Obama, The Jewish Lobby, and the Perils of Web 2.0
One of Barack Obama’s key advantages in building grassroots support, especially among young people usually not apt to vote, has been his innovative use of the latest Web techniques, including the integration of social networking technologies. Not only did he lap the field in getting “friends” on Facebook and MySpace but he actually hired the guy who invented Facebook to work for him. This translated into a viral campaign and certainly boosted a staggering fundraising haul. Obama may have, as Micah Sifry suggests, built something that will sustain itself even after the campaign is over.
The down side of this, as anyone who has run a blog with open comments knows, any yahoo can put whatever they want on the site and some will naturally blame the site host for those comments. Charles Johnson knows that better than perhaps anyone, as one of the fabled Four Horsemen of the Ablogalypse and the owner of perhaps the most controversial comments section of the Right Blogosphere.
Johnson has joined John Hinderacker, Pam Gellar, seeDubya (at Michelle Malkin), Carl in Jerusalem, Stacy McCain, Doug Ross and many, many others in decrying an anti-Semitic screed on “How the Jewish Lobby Works” that appeared on the site for several hours until a blogstorm erupted and the site moderators took that down and apparently started a major effort to scrub the site for other potentially embarrassing content. Which, naturally, spawned charges of a cover-up.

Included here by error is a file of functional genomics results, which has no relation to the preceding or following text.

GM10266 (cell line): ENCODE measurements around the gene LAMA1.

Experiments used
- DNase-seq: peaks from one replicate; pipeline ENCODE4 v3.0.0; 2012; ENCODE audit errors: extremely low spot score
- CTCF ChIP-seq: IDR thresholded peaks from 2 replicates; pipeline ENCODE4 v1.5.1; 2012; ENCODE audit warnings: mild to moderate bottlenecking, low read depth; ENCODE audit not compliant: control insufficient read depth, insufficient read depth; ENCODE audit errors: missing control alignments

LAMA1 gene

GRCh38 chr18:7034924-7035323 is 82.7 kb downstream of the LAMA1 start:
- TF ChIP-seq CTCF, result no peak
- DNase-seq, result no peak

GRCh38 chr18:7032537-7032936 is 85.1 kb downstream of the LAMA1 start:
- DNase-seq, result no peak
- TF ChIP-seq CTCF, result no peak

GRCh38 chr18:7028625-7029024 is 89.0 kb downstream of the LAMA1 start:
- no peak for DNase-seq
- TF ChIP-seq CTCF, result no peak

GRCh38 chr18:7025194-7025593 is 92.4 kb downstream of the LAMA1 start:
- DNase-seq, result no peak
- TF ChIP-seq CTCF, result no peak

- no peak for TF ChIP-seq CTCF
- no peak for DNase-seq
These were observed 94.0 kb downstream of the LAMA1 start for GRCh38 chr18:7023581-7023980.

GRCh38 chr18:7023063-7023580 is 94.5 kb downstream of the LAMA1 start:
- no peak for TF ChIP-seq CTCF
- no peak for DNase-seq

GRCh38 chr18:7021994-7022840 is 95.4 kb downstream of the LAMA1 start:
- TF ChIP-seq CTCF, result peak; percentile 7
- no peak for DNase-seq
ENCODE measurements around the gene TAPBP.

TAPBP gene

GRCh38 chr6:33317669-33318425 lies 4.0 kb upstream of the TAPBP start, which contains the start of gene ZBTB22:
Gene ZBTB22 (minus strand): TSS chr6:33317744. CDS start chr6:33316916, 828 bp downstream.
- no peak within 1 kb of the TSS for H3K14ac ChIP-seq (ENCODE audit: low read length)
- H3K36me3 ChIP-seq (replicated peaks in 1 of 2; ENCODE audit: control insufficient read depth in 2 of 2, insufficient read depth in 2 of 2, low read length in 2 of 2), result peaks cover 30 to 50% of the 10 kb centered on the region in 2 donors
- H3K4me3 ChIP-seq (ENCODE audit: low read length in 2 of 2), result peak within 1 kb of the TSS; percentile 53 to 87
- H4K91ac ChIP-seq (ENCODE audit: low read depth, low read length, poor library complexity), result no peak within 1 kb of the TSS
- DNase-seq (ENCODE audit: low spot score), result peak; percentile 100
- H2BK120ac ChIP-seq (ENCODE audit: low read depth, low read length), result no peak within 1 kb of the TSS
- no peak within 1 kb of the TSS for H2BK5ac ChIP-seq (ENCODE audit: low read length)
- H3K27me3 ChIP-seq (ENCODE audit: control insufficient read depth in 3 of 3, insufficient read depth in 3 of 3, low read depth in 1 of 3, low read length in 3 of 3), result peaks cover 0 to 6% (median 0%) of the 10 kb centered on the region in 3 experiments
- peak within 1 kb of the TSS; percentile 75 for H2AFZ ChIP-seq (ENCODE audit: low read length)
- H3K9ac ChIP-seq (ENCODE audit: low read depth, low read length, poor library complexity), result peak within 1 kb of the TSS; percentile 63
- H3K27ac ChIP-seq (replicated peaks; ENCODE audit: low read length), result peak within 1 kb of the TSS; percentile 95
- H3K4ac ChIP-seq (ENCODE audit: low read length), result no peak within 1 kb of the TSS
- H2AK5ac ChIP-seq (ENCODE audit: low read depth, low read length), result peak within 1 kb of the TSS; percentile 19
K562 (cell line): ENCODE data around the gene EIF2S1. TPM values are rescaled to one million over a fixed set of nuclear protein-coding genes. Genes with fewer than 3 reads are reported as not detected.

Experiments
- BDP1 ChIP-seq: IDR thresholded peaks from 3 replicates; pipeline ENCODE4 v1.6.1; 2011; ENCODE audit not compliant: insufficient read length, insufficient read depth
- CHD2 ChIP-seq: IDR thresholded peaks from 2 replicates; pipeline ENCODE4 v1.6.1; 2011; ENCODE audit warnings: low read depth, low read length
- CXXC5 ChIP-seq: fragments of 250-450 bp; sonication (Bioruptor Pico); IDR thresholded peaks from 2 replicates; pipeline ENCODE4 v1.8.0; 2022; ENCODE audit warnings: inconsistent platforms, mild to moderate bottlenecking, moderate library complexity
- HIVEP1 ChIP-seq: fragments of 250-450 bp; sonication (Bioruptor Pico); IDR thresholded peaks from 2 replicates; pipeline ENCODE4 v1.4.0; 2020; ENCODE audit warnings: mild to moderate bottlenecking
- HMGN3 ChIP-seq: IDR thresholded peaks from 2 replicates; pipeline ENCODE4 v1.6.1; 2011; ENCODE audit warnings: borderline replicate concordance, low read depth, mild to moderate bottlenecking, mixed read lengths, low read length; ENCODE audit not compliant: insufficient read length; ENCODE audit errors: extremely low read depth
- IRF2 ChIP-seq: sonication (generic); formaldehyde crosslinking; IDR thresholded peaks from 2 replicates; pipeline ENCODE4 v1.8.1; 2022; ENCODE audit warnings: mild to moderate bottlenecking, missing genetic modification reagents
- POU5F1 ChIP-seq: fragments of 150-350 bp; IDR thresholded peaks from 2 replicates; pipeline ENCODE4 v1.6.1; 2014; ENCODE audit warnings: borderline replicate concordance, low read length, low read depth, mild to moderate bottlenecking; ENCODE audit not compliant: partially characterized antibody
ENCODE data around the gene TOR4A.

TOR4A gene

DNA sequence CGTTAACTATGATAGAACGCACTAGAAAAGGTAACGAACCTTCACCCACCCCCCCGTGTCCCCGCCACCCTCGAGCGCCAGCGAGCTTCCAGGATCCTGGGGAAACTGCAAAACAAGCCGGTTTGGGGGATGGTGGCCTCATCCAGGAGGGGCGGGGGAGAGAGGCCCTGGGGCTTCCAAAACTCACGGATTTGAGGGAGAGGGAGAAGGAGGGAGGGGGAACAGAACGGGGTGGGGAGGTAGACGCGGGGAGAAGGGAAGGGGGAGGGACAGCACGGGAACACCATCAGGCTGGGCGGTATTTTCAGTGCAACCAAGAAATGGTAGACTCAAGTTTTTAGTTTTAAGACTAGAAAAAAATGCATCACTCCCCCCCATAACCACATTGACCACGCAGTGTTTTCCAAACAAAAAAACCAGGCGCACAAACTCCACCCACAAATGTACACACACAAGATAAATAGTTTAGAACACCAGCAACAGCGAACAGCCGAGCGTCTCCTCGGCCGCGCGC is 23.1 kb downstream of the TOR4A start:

Danziger also has several good suggestions for Team Obama and any other institutional site which allows diaries and comments. Striking a balance between an energetic, open discussion and protecting the brand is difficult. MyObama has leaned too far towards the former and is apparently now correcting course. They’ve certainly got the resources to do that and they would have been foolish not to at this stage. And, it would seem, the McCain campaign needs to follow suit. The fact of the matter is that most people have no clue how these sites work and it’s far too easy to demagogue these incidents to take the risk of an absolute free-for-all under your logo if you’re running for high office.
Yet another reason to monitor what’s being posted on one’s site.